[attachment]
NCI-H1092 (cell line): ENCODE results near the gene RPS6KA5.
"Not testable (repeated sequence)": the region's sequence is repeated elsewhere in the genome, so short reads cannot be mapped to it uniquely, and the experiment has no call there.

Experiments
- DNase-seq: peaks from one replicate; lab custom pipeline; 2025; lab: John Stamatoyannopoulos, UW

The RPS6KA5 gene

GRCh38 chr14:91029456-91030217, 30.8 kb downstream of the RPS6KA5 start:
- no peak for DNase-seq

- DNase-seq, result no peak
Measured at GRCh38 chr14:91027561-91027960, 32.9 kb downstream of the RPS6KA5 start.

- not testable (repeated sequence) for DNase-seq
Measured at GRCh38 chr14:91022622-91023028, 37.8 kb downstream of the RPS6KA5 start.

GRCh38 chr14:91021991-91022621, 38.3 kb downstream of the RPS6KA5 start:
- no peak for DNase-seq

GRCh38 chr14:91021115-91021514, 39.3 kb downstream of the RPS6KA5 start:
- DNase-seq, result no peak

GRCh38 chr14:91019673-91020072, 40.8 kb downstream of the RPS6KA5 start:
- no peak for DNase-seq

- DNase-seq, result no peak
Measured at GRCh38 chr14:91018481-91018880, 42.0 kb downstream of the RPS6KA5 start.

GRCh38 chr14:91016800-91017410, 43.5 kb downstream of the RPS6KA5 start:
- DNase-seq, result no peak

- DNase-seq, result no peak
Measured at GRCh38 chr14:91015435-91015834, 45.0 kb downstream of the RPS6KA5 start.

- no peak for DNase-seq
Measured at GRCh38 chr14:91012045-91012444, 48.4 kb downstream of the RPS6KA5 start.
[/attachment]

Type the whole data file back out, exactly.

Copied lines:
NCI-H1092 (cell line): ENCODE results near the gene RPS6KA5.
"Not testable (repeated sequence)": the region's sequence is repeated elsewhere in the genome, so short reads cannot be mapped to it uniquely, and the experiment has no call there.

Experiments
- DNase-seq: peaks from one replicate; lab custom pipeline; 2025; lab: John Stamatoyannopoulos, UW

The RPS6KA5 gene

GRCh38 chr14:91029456-91030217, 30.8 kb downstream of the RPS6KA5 start:
- no peak for DNase-seq

- DNase-seq, result no peak
Measured at GRCh38 chr14:91027561-91027960, 32.9 kb downstream of the RPS6KA5 start.

- not testable (repeated sequence) for DNase-seq
Measured at GRCh38 chr14:91022622-91023028, 37.8 kb downstream of the RPS6KA5 start.

GRCh38 chr14:91021991-91022621, 38.3 kb downstream of the RPS6KA5 start:
- no peak for DNase-seq

GRCh38 chr14:91021115-91021514, 39.3 kb downstream of the RPS6KA5 start:
- DNase-seq, result no peak

GRCh38 chr14:91019673-91020072, 40.8 kb downstream of the RPS6KA5 start:
- no peak for DNase-seq

- DNase-seq, result no peak
Measured at GRCh38 chr14:91018481-91018880, 42.0 kb downstream of the RPS6KA5 start.

GRCh38 chr14:91016800-91017410, 43.5 kb downstream of the RPS6KA5 start:
- DNase-seq, result no peak

- DNase-seq, result no peak
Measured at GRCh38 chr14:91015435-91015834, 45.0 kb downstream of the RPS6KA5 start.

- no peak for DNase-seq
Measured at GRCh38 chr14:91012045-91012444, 48.4 kb downstream of the RPS6KA5 start.